Gotta Love Olives for Their Nutritional Benefits

Dorian Martin Health Guide
  • Growing up, my brother and I used to embarrass my mother greatly whenever we would go to a restaurant that had a salad bar. We’d both go through the line and return with a plate full of some greens, some carrots and tomatoes, some celery, and LOTS of olives. Mom would just roll her eyes at both of us, but we’d both finish our plates.

    It turns out that my brother and I were ahead of our time in embracing a health food. The George Mateljan Foundation, which is a non-profit foundation with no commercial interests or advertising, reported the benefits as:

    • Olives have many health-protective nutrients. “The overall conclusion from these studies is exciting for anyone who loves olives of all varieties,” the foundation reported. “Greek-style black olives, Spanish-style green olives, Kalamata-style olives, and may different methods of olive preparation provide us with valuable amounts of many different antioxidant and anti-inflammatory nutrients.
    • One olive phytonutrient, hydroxytyrosol, has been linked to both the prevention of cancer and of bone loss. “These findings are fascinating, since consumption of a Mediterranean Diet has long been associated with decreased risk of osteoporosis, and olives often find themselves on center stage in Mediterranean Diet studies,” the foundation explained.
    • Olives and olive leaves have been used to treat inflammatory problems because they function as anti-histamines at a cellular level.

    In addition, the foundation noted that one cup of olives provides 25% of a person’s RDA of iron, 20% of vitamin E, and more than 15% of dietary fiber and copper. According to the foundation, one cup of olives has slightly more than 150 calories.

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    Many people worry about olives because they are considered high-fat; however, most of that fat is oleic acid, which is a monounsaturated fatty acid (MUFA) while the rest is smaller amounts of linoleic acid (which is an essential fatty acid) and alpha-linoleic acid (an omega-3 fatty acid). In other words, you're eating the good type of fat that reduces the risk of cardiovascual disease as well as decreases in blood cholesterol, including LDL cholesterol (the lousy cholesterol that's bad for you).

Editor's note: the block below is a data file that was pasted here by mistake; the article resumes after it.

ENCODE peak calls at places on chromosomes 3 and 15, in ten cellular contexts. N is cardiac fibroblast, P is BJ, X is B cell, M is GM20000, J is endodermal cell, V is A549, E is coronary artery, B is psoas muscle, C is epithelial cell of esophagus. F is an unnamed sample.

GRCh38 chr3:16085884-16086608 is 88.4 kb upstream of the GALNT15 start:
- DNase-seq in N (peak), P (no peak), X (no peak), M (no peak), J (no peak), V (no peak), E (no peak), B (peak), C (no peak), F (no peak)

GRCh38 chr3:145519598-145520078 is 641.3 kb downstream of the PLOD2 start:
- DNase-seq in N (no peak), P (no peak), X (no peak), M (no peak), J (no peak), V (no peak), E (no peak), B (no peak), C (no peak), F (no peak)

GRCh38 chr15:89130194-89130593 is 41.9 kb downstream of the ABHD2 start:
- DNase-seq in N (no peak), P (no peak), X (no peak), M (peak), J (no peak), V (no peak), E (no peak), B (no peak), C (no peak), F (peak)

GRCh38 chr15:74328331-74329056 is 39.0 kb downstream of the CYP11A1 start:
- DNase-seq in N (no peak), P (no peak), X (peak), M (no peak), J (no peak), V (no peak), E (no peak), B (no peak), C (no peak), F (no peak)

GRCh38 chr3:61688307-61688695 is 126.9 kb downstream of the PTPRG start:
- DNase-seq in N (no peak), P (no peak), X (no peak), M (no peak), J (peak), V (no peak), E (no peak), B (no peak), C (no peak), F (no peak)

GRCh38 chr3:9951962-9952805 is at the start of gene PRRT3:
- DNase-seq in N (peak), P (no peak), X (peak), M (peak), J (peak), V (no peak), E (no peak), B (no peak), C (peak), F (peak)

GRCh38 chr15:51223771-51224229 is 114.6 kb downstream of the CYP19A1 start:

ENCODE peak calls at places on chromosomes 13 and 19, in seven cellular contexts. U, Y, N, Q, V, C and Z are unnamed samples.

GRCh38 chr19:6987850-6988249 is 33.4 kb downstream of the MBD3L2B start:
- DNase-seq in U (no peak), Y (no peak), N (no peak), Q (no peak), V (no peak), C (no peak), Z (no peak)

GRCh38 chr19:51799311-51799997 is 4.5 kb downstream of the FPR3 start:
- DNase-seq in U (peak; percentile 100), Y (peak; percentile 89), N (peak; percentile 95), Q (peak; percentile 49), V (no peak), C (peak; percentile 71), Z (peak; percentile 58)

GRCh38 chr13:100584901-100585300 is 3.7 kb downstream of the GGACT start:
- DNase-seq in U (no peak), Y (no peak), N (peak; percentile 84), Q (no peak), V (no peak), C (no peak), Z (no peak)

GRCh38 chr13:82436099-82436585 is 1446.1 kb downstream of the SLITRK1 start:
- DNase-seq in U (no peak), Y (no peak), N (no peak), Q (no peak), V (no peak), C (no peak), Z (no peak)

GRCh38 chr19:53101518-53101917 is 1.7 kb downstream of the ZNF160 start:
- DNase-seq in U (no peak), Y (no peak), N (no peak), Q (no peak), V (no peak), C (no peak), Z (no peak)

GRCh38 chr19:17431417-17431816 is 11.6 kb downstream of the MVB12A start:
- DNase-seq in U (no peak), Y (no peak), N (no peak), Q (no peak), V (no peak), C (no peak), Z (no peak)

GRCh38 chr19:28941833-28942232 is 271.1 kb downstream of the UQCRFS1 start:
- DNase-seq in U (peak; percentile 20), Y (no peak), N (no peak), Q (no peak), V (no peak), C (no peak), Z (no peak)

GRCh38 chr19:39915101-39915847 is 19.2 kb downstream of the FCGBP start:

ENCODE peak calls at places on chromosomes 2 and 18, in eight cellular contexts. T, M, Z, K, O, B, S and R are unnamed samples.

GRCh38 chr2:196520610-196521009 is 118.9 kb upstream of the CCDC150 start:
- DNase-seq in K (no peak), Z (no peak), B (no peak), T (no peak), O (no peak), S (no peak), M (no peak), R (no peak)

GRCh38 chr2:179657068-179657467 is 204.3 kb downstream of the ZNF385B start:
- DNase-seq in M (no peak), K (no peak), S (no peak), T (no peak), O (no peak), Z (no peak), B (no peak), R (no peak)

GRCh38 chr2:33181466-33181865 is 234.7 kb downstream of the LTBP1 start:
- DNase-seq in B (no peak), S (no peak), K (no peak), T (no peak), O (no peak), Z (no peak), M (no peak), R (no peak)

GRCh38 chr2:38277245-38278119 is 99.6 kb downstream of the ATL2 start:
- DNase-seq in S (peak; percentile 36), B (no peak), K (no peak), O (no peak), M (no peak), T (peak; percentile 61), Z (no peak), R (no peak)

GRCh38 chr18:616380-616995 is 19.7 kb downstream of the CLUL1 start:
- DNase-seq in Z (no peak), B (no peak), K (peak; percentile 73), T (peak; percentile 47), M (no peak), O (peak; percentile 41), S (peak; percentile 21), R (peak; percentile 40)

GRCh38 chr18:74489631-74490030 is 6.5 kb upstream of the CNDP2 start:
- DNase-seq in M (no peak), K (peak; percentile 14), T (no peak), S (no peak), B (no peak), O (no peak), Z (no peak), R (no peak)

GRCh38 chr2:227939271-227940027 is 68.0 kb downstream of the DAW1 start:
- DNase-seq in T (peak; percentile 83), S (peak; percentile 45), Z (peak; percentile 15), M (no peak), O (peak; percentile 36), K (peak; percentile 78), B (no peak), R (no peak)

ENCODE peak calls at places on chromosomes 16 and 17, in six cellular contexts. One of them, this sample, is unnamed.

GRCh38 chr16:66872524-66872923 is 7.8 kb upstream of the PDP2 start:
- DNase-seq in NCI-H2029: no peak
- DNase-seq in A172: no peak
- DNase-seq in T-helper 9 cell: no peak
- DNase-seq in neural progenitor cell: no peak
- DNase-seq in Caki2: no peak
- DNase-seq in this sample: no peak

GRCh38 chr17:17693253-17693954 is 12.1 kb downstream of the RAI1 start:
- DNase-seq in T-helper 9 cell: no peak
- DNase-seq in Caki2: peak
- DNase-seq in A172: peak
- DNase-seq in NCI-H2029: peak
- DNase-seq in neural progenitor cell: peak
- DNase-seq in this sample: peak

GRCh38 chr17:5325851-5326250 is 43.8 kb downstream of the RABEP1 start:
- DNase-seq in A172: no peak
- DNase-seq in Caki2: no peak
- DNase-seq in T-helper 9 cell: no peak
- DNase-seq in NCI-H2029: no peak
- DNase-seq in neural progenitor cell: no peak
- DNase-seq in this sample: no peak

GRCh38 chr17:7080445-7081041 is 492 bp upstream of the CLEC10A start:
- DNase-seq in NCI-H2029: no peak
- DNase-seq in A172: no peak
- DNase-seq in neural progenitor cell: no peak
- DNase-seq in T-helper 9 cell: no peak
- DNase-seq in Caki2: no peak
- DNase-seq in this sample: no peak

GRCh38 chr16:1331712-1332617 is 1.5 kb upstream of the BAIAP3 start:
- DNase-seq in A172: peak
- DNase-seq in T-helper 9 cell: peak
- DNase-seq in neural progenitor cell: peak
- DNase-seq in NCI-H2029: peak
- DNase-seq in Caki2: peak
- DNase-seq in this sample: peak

Much of this is not surprising considering that olive oil continues to receive positive accolades.  A recent article by NPR reporter Scott Hensley described a French study that suggested that olive oil could help reduce the stroke risk in the elderly. The study, which included 7,000 participants who were 65 years and older, analyzed how much olive oil was consumed by participants and their rate of strokes.  The researchers found that after adjusting the data for other risk factors, study participants who used a lot of olive oil had a 41% lower risk of stroke than those who didn’t use this oil; however, NPR also noted that only 148 strokes were recorded during the five years of the study. "A lot of olive oil" was defined as using olive oil for both cooking and dressing. People who used olive oil only for cooking or for dressing were considered having moderate use. If people didn’t use olive oil for either purpose, they were classified as none. 

  • Still, you need to be careful about the amount of olive oil that you use. Dr. Donald Hensrud of the Mayo Clinic warned, “...even healthier fats like olive oil are high in calories, so use them only in moderation. Choose MUFA-rich foods such as olive oil instead of other fatty foods — particularly butter and stick margarine — not in addition to them. And remember that you can't make unhealthy foods healthier simply by adding olive oil to them.”

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    Olive oil also has a limited shelf life since the healthy phytonutrients and the taste can degrade over time. Therefore, it’s recommended that you use the olive oil within a year of when you open it. Also, be aware that heat, light and air may also affect the taste and nutrients so you want to store olive oil in a dark, room-temperature cupboard or the refrigerator.

    You don’t have to go overboard like my brother and I did in eating gobs of olives when we could (but then, we just liked them and weren’t aware of the health benefits). Just know olives provide good fats that can, in moderation, be really beneficial to your health.

Published On: December 05, 2011